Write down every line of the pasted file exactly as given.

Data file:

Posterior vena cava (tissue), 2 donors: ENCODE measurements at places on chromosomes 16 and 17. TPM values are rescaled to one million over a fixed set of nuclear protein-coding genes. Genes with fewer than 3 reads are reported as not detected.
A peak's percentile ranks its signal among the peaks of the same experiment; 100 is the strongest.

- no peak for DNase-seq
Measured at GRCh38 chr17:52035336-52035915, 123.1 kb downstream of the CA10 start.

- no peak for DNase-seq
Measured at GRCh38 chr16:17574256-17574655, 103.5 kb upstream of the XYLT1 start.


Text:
Posterior vena cava (tissue), 2 donors: ENCODE measurements at places on chromosomes 16 and 17. TPM values are rescaled to one million over a fixed set of nuclear protein-coding genes. Genes with fewer than 3 reads are reported as not detected.
A peak's percentile ranks its signal among the peaks of the same experiment; 100 is the strongest.

- no peak for DNase-seq
Measured at GRCh38 chr17:52035336-52035915, 123.1 kb downstream of the CA10 start.

- no peak for DNase-seq
Measured at GRCh38 chr16:17574256-17574655, 103.5 kb upstream of the XYLT1 start.